Thiemo and his group real.fake also released some nice tools, pics, and, most of all, text files in the course of the time. They make their first steps in the demoscene when visiting Dialogos 99, where they entered the 64k intro competition but obviously did not get the highest place. Mad/os got home with the feeling that he still had to learn a lot about the demoscene.

And it was him who was chosen as the main editor of a diskmag that should be dedicated to the German and international demoscene. How would this project work out?

The first issue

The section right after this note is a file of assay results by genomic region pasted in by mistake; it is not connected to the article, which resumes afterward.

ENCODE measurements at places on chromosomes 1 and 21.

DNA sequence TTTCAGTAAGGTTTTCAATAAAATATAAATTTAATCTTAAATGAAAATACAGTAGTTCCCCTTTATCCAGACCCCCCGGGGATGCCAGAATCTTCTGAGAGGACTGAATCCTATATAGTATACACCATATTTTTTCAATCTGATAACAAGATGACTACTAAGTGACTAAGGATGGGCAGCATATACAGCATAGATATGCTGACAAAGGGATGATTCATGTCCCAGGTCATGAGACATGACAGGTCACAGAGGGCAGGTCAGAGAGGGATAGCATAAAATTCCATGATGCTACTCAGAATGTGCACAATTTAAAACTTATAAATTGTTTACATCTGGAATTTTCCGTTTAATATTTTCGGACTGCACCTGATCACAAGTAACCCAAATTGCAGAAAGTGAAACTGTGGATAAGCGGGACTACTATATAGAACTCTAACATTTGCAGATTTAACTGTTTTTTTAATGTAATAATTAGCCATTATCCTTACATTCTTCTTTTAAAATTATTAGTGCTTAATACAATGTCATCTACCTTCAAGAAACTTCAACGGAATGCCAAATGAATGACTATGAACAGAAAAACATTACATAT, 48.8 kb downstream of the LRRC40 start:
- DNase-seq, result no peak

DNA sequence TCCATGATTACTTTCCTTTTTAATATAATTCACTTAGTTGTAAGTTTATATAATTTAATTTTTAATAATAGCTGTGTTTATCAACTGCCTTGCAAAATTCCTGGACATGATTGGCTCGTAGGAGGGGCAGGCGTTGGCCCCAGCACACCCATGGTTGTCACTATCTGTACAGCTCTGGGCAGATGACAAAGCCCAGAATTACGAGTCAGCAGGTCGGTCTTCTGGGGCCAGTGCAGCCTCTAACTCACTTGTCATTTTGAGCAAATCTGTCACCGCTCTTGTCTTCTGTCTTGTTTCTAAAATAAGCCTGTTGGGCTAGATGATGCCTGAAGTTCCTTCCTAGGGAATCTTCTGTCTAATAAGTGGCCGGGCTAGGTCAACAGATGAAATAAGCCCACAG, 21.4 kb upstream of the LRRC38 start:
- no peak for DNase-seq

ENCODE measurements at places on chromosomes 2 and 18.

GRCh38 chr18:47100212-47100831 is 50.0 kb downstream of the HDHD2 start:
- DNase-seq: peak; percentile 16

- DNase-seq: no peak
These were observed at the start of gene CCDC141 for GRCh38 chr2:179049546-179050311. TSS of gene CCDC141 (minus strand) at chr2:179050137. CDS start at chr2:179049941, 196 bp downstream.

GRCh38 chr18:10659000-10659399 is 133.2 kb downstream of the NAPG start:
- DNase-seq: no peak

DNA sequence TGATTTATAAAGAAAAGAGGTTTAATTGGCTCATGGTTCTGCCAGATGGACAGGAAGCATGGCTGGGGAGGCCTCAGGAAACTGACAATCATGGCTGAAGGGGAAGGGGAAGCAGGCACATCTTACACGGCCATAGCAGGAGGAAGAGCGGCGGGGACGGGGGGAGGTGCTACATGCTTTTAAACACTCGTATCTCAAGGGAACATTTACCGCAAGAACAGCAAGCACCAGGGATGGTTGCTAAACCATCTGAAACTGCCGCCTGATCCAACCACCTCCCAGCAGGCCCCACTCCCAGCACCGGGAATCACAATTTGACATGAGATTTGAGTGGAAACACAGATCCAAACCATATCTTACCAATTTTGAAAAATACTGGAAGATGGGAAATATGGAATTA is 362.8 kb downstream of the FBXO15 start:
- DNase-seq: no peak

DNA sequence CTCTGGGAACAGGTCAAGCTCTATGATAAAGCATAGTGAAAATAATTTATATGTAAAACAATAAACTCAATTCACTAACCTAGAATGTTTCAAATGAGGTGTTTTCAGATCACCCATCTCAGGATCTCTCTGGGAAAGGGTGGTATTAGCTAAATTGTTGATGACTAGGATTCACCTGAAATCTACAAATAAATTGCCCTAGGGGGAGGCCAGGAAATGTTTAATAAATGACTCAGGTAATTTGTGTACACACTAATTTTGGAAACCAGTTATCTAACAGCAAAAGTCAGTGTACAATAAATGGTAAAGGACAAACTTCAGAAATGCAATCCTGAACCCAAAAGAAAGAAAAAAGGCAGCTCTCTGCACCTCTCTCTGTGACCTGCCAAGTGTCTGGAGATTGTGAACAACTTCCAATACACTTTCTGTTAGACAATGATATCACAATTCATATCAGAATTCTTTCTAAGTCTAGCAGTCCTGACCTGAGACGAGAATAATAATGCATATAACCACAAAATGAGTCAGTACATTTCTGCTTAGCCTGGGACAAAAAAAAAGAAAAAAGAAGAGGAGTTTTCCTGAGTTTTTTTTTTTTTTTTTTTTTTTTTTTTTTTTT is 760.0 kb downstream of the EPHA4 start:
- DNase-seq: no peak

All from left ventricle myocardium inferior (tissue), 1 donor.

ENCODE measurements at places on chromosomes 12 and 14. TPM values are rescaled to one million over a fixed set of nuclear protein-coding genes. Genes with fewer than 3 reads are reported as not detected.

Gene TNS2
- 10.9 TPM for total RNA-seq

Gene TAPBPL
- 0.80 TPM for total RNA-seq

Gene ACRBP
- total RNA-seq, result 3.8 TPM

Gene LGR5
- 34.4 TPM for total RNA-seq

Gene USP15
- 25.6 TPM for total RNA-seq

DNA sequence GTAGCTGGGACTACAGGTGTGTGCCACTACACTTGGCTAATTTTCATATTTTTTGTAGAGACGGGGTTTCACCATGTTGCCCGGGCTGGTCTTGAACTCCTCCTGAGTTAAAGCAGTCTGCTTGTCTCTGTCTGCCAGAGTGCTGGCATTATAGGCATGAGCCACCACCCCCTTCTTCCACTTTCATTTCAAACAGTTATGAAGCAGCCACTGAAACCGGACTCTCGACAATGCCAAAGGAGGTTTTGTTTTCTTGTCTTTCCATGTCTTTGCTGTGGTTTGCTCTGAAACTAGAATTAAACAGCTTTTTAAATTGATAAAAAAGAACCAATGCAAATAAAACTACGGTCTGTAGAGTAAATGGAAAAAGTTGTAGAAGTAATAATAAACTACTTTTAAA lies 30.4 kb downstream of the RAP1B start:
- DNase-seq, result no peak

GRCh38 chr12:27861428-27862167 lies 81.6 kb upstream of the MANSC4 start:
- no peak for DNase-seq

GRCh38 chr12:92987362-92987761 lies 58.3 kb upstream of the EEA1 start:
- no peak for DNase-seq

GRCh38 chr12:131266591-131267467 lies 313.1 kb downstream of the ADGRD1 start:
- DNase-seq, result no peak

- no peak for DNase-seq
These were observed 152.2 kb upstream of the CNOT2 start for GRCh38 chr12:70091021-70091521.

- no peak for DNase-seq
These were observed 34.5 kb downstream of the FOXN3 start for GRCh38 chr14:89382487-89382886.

Quite okay, actually. WildMag 1 was released in January 2000, and for a premier issue it is rather good. That's mainly due to The Update's programming efforts and his idea to always offer the current state of development plus the sources on his website for beta-testing: Unlike so many other "first issues", WildMag 1 is stable. It also has appealing graphics, including yet another scan-photoshop experiment by Hellfire as the title picture. The texts are, as usual for a new mag, of rather little number (277kb in HTML format) but quality-wise good - unlike other people who have recently started German-language diskmags, Mad/os has a fine knowledge of grammar and spelling. The topics? Well, the line of the mag appears yet to be a bit vague: It's meant to be a demoscene mag, but apart from the few texts by Magic that somehow endured his crash (like interviews with Crossbone and Darkman or the question of the role of sex in the scene) there is not much related to this topic. A bit forced seems mad/os's attempt to increase the amount of scenetexts: an essay on the question "What is the Scene?" that had been already been excessively discussed in Cream & Co., a superficial comparison of ten years of re-united Germany and ten years of demoscene on the PC and a review of the review-mag Sunray. A bit more interesting may be The Update's interview with "the united states of america" of EliteGroup. Apart from that, the mag contains some basic (and BASIC) programming tutorials, stories and poetry by Magic van Lam and 8080 Lin - probably the most interesting part of the mag - and miscellaneous / real-life stuff - you name it.